years old did not think of the consequences of using those types of terms.


HEBBON: And I think it did hurt the prosecution to bring out that type of

IYER: But it also went to how authentic Rachel Jeantel was, and again
tying this back into the case, during summation, the prosecution did not
vouch for Rachel Jeantel enough, did not promote how authentic and how
honest she was about her observations during the incident.

MATTHEWS: Let`s take one last look at this. Here last night, the juror --
and she was quite effective with a lot of people last night on CNN -- she
was asked about Jeantel`s testimony, actually. Let`s watch what she said
last night.


UNIDENTIFIED FEMALE: I didn`t think it was very credible, but I felt very
sorry for her. She didn`t ask to be in this place. She didn`t ask -- she
wanted to go. She wasn`t to leave. She didn`t want to be any part of this
jury. I think she felt inadequate toward everyone because of her education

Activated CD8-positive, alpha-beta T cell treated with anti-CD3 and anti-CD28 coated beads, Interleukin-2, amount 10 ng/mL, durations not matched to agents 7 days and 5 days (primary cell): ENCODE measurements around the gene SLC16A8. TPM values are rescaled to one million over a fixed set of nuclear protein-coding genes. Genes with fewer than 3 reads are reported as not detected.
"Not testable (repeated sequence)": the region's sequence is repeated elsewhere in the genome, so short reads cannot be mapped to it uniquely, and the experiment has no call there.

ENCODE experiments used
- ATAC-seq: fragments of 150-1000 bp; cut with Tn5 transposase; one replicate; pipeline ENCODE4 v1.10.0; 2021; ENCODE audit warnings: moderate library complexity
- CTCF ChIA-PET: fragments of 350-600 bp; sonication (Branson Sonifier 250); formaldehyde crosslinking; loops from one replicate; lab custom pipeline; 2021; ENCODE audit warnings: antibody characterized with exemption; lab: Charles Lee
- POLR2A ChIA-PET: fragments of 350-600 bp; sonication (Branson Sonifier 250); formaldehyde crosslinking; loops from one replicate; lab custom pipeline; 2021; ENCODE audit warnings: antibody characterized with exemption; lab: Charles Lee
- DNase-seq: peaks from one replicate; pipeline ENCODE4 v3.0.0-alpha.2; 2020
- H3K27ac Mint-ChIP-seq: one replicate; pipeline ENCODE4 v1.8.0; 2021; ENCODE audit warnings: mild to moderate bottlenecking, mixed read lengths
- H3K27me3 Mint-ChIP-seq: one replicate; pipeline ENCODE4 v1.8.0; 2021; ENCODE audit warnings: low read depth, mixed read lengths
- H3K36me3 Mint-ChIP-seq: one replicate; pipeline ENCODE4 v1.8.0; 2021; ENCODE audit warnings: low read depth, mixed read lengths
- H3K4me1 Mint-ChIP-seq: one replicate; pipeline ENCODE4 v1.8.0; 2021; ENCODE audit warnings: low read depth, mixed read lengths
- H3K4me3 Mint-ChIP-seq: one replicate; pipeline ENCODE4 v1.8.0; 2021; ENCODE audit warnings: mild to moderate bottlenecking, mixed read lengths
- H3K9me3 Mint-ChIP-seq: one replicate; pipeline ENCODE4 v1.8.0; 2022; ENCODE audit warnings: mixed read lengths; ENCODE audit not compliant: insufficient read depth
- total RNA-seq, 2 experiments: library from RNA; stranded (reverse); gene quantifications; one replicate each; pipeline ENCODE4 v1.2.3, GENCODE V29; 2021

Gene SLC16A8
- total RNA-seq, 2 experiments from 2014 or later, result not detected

and her communication skills. I just felt sadness for her.


MATTHEWS: Seema and then Kisha, both of you, my reaction to this juror who
is speaking out now is not good.

IYER: Neither is mine.

MATTHEWS: I get the feeling that everything -- everything she`s saying is
filtered through a P.C., politically correct, say the right stuff. You`re
sympathetic to everybody, you love everybody, and you don`t think race had
anything to do with this stuff, blah, blah, blah, blah, blah. I just
thought it`s so antiseptic. I don`t buy it.

Your thoughts, Seema first.

IYER: If we didn`t think race was involved in this case or involved in the
verdict, we certainly do now after hearing from her.

And, Chris, let me just remind everyone, her husband is an attorney. So
that type of sanitary or sanitized interview --

MATTHEWS: I get you.

HEBBON: -- may -- that`s where it may have come from. Frankly, she was
completely patronizing in saying that Rachel Jeantel was inadequate or felt
inadequate because she was uneducated.

She`s 19. She -- give her a chance to get an education.

MATTHEWS: I know. I agree.

HEBBON: Right.

MATTHEWS: Kisha, your thoughts on what do you think of the juror who is
speaking out now and apparently has a book ready to go with --

HEBBON: Yes, I think that juror did use the politically correct lingo.

And I think there was not any sincerity in whether this woman felt insecure
or felt some type of way about her lack of education or ability to
communicate. I think the juror was patronizing. And I do think that it